Posted by admin | 01.22.2014 | Marine Science
The Unwanted Species: Fouling Communities
Just below the waterline is a thriving community of organisms. They cling to the bottom of boats and the underside of floating docks; they creep up pilings and encrust the submerged boulders of rock jetties. Many organism within these communities are colorful, diverse and beautiful while others are brown, grey, and drab and much more befit the term “fouling”.
Fouling refers to unwanted material on solid surfaces that impair function; biofouling then, is the unwanted growth of microorganisms, plants, algae, or animals on wetted structures. The term “fouling” typically denotes and unwanted connotation, but many of the creatures that cling to hard man-made substrates play an important role in the health of the environment. They are filter feeders that help clean particulates from the water improving water clarity. They provide nursery habitat for larval fish and crabs, and they are an important source of food for many species including humans. Mussels for example are part of the fouling community.
It is the natural function for the juvenile forms of sessile adult organisms to seek out a hard substrate on which to attach. The issue arises when they negatively impact the function of man-made developments like bridges or piers. The removal of these organisms is labor intensive and costly but necessary. Fouling communities can easily reach a massive size and weight which often results in structural damage.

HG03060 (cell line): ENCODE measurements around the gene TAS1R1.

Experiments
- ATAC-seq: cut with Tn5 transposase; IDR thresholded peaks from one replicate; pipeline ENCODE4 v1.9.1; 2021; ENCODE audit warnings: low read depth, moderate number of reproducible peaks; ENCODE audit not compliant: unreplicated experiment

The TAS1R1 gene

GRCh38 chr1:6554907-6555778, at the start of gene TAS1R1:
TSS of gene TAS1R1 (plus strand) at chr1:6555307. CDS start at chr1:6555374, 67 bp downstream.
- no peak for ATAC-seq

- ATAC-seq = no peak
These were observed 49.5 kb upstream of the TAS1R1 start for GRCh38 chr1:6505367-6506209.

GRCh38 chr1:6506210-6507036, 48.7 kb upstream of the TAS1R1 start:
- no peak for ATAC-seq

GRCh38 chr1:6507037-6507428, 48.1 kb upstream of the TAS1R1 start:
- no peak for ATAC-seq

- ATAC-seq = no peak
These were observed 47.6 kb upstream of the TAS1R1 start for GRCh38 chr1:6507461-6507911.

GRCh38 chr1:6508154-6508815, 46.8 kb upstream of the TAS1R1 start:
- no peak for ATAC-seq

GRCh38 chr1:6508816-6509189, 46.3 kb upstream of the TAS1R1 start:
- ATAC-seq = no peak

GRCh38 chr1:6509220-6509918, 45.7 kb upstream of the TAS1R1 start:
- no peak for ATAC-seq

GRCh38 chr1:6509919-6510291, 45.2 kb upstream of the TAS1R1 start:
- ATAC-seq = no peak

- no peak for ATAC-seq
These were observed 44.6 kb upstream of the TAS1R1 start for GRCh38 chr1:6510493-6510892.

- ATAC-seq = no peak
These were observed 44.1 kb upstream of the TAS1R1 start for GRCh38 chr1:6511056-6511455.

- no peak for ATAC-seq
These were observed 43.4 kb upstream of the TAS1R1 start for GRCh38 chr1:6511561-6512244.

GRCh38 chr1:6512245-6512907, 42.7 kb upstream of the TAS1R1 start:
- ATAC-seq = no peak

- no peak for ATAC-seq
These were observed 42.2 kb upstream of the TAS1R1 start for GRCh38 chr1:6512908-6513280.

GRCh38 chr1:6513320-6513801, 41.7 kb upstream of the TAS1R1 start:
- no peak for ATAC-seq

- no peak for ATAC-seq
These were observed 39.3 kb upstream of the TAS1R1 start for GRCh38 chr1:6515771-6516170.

When these organisms settle on the hulls of boats they increase drag causing fuel efficiency to decrease. However a greater concern involves the displacement of natural species. As boast travel from port to port they actually introduce foreign species to new geographic areas. Adult organisms carried along on the bottom of boats will spawn and produce larvae that settle on the docks and pilings of a new marina or port. These invasive species can sometime compromise native ones by displacing or sometime even replacing them completely.
Students attending Sea Turtle Camp will visit the pubic docks where we will get an up-close, hand-on look at the organisms found within a fouling community.
Come join us and discover something amazing.